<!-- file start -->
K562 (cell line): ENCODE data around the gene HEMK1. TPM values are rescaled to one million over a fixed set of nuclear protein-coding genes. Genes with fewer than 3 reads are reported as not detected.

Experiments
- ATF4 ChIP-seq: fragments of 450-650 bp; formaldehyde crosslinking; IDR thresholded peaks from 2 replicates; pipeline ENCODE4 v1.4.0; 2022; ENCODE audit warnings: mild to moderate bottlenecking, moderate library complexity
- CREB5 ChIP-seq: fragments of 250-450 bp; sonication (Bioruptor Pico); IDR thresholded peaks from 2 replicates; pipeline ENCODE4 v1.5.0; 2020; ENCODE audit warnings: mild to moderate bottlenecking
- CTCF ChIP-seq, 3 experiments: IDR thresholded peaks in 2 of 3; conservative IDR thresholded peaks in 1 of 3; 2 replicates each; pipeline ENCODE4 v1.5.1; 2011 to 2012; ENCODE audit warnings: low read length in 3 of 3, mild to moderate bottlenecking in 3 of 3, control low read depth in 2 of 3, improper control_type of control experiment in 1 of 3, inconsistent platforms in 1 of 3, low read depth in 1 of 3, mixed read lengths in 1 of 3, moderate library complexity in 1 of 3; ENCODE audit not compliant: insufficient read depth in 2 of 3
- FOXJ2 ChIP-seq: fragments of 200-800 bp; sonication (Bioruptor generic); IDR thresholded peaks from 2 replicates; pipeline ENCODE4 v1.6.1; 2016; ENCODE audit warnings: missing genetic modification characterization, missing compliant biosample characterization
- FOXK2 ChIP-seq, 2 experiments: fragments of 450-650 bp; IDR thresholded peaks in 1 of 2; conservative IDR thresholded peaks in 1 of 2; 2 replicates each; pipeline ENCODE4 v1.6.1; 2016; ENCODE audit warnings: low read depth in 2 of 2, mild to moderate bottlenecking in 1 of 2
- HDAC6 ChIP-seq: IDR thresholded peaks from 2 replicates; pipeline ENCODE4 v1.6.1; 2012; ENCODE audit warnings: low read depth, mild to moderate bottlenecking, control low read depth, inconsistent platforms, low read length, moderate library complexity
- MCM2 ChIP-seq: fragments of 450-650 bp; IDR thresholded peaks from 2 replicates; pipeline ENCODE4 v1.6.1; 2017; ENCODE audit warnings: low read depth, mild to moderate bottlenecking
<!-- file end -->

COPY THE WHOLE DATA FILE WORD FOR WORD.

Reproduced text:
K562 (cell line): ENCODE data around the gene HEMK1. TPM values are rescaled to one million over a fixed set of nuclear protein-coding genes. Genes with fewer than 3 reads are reported as not detected.

Experiments
- ATF4 ChIP-seq: fragments of 450-650 bp; formaldehyde crosslinking; IDR thresholded peaks from 2 replicates; pipeline ENCODE4 v1.4.0; 2022; ENCODE audit warnings: mild to moderate bottlenecking, moderate library complexity
- CREB5 ChIP-seq: fragments of 250-450 bp; sonication (Bioruptor Pico); IDR thresholded peaks from 2 replicates; pipeline ENCODE4 v1.5.0; 2020; ENCODE audit warnings: mild to moderate bottlenecking
- CTCF ChIP-seq, 3 experiments: IDR thresholded peaks in 2 of 3; conservative IDR thresholded peaks in 1 of 3; 2 replicates each; pipeline ENCODE4 v1.5.1; 2011 to 2012; ENCODE audit warnings: low read length in 3 of 3, mild to moderate bottlenecking in 3 of 3, control low read depth in 2 of 3, improper control_type of control experiment in 1 of 3, inconsistent platforms in 1 of 3, low read depth in 1 of 3, mixed read lengths in 1 of 3, moderate library complexity in 1 of 3; ENCODE audit not compliant: insufficient read depth in 2 of 3
- FOXJ2 ChIP-seq: fragments of 200-800 bp; sonication (Bioruptor generic); IDR thresholded peaks from 2 replicates; pipeline ENCODE4 v1.6.1; 2016; ENCODE audit warnings: missing genetic modification characterization, missing compliant biosample characterization
- FOXK2 ChIP-seq, 2 experiments: fragments of 450-650 bp; IDR thresholded peaks in 1 of 2; conservative IDR thresholded peaks in 1 of 2; 2 replicates each; pipeline ENCODE4 v1.6.1; 2016; ENCODE audit warnings: low read depth in 2 of 2, mild to moderate bottlenecking in 1 of 2
- HDAC6 ChIP-seq: IDR thresholded peaks from 2 replicates; pipeline ENCODE4 v1.6.1; 2012; ENCODE audit warnings: low read depth, mild to moderate bottlenecking, control low read depth, inconsistent platforms, low read length, moderate library complexity
- MCM2 ChIP-seq: fragments of 450-650 bp; IDR thresholded peaks from 2 replicates; pipeline ENCODE4 v1.6.1; 2017; ENCODE audit warnings: low read depth, mild to moderate bottlenecking